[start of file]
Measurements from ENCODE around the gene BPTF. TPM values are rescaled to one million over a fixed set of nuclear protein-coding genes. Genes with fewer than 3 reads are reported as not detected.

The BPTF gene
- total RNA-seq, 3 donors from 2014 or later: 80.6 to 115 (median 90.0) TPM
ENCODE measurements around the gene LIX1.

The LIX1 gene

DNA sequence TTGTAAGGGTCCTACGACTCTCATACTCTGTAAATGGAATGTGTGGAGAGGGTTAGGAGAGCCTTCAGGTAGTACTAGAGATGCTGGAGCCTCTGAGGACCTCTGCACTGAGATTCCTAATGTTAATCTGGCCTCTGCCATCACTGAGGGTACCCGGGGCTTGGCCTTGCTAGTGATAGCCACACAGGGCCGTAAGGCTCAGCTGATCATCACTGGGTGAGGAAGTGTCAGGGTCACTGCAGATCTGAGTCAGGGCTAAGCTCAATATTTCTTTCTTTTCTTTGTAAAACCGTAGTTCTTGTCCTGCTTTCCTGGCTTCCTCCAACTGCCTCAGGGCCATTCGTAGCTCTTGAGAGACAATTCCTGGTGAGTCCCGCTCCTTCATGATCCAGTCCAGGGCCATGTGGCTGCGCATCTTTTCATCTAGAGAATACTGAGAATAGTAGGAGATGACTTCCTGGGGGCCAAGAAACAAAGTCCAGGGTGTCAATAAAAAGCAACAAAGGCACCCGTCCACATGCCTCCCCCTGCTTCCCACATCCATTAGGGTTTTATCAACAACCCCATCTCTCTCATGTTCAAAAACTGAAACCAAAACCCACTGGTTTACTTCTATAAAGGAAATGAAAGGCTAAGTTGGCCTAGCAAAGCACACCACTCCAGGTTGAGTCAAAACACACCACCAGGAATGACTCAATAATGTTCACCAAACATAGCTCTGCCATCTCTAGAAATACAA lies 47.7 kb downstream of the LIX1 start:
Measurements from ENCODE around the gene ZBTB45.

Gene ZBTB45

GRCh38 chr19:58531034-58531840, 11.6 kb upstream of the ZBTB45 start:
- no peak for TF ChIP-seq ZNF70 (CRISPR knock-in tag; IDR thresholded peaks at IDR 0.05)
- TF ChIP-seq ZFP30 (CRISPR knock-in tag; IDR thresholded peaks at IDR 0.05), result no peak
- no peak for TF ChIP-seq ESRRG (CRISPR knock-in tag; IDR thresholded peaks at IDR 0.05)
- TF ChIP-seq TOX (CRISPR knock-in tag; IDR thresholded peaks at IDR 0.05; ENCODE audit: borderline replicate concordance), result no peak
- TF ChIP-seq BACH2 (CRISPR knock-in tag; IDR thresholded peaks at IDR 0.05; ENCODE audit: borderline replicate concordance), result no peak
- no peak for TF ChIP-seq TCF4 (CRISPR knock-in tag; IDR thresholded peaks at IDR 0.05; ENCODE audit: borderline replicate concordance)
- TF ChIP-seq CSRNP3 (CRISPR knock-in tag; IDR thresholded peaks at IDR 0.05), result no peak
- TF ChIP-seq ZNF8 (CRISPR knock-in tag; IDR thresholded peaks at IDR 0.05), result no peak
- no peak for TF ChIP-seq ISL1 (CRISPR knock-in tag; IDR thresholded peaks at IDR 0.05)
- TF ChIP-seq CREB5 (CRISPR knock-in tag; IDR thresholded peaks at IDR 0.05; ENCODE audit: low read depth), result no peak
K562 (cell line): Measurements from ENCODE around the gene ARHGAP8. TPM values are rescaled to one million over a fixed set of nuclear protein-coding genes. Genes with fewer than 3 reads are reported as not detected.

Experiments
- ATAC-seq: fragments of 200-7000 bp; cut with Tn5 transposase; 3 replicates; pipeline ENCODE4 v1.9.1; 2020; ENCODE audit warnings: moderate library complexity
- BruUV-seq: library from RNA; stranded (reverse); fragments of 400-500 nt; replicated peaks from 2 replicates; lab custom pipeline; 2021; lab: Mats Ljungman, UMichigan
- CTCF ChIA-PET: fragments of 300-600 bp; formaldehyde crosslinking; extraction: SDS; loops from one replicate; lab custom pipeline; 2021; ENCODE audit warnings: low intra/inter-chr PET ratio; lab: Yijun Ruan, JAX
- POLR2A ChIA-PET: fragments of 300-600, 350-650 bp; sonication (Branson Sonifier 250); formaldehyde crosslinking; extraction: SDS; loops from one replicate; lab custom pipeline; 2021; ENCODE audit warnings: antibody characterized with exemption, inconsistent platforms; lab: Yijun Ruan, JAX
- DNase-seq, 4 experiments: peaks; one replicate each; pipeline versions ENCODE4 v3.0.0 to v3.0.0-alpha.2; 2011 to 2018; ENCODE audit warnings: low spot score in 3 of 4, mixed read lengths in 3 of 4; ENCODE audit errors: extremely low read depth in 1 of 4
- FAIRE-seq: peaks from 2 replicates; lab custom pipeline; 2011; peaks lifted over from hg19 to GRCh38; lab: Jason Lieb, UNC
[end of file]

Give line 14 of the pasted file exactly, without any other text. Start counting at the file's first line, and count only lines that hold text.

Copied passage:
- TF ChIP-seq BACH2 (CRISPR knock-in tag; IDR thresholded peaks at IDR 0.05; ENCODE audit: borderline replicate concordance), result no peak